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Before the 2.6.25 merge window closed...

Before the 2.6.25 merge window closed...

Posted Feb 18, 2008 11:02 UTC (Mon) by landley (subscriber, #6789)
In reply to: Before the 2.6.25 merge window closed... by nix
Parent article: Before the 2.6.25 merge window closed...

> There are some things worth worrying about, but I don't think this is
> one of them. The kernel can be cross-compiled, so its build
> requirements are really not that important. Nobody sane ever compiles
> Linux on an embedded system (by definition if it's embedded it's too
> small to do that sort of thing), and 99.999% of non-embedded Linux
> systems have Perl on them.

Apparently, I'm not sane then.

http://landley.net/code/firmware

I cross compile just enough of a native environment to be able to 
recompile itself, and then I boot it under qemu (where I have unlimited 
memory, hard drive, and can leverage cheap x86 CPU power) and native 
compile under an emulator.  Native compiling is MUCH easier than cross 
compiling, in general.

I accelerate this by using distcc to call out to the cross compiler 
(through the virtual network).  That's optional, but provides a nice 
speed boost without taking away from the fact that header #including and 
library linking and ./configure and all the _hard_ bits are run natively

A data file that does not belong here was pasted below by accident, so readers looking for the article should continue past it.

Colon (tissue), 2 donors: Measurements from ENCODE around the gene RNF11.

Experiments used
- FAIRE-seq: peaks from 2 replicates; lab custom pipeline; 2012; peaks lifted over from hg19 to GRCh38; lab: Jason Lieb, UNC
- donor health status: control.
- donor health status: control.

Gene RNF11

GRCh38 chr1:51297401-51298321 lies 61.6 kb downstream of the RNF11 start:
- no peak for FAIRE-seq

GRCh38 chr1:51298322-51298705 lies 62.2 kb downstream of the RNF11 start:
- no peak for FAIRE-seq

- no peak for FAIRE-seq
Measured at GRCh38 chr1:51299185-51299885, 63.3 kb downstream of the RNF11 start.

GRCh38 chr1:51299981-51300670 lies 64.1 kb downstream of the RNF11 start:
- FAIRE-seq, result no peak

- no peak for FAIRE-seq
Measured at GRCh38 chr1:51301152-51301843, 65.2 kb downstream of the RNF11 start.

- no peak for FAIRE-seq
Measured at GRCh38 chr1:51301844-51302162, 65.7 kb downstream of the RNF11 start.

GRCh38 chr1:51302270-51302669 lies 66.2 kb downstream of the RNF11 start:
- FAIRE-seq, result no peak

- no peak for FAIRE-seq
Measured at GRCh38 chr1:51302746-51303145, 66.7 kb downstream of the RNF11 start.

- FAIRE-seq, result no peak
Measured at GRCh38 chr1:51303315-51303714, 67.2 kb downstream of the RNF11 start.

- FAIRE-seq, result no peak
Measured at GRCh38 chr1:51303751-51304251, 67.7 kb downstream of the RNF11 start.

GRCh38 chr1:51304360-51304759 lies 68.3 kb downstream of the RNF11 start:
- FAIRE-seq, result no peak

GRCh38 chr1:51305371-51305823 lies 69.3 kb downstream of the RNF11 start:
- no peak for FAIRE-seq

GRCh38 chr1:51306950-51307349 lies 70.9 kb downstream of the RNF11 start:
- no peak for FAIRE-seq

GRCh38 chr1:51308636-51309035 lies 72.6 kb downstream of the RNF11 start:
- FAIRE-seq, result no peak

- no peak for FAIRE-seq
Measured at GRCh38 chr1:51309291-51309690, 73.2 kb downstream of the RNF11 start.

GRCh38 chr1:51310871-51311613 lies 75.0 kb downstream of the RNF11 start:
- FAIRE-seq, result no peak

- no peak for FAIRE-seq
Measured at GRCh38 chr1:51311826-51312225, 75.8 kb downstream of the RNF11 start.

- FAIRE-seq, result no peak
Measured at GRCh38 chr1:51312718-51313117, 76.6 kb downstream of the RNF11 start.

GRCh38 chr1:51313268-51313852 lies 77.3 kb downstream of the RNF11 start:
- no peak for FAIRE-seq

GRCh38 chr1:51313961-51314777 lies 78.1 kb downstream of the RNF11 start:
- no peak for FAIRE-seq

inside the emulator, where they "just work" without having to do the 
intricate and extensive "explaining things to the build, with a brick" 
that cross compiling requires.

> A Perl installation requires about 30Mb. There's no way you could
> sensibly compile a modern Linux kernel on a system with that little
> RAM, so what you're saying is we should optimize the kernel build
> process for systems that have less disk space than we need memory to
> complete the compilation?

No, I'm saying that gratuitous environmental dependencies more or less 
killed the gnucash project, and Linux has until now gone out of its way 
to avoid them.  There's _shipped logic to avoid the need for lex and yacc 
in kconfig, and you can run "oldconfig" without curses.  This perl 
dependency did not previously exist, and was introduced for very little 
reason.  Now there's talk of adding perl to kbuild.  So understanding the 
build process would now involve knowing three languages (Because nothing 
says "maintainability" like perl.  Or for that matter, having to know 
four different programming languages (C, BASH, gnu make, perl) to follow 
the build.)

Of course Python is just as widely deployed, so let's add that too.  (I 
love Python.  It doesn't belong in the kernel build unless perhaps you 
use it to REMOVE the dependencies on make and bash.)  And java's GPLv2 
now, why not throw that in as well?  Did you know PHP can be used 
standalone outside of web browsers?  And there are tons of fans of emacs 
lisp...

Where does it end?

> (And no, I don't much like Perl: I much prefer Python and C. But still, 
> this is a waste of human effort.)

Perl is not a language.  Perl is a program.  There are dozens of C 
compilers out there, several different javascript interpreters, even a 
python interpreter implemented in java.  But there is only a single 
implementation of perl, and attempts by the original development team to 
reimplement perl (in parrot) failed.  There is no standard, just a 
codebase that may or may not run your program.

The open source world was upset about Word files being considered a 
standard, and uncomfortable back when "it works on Netscape" was the sole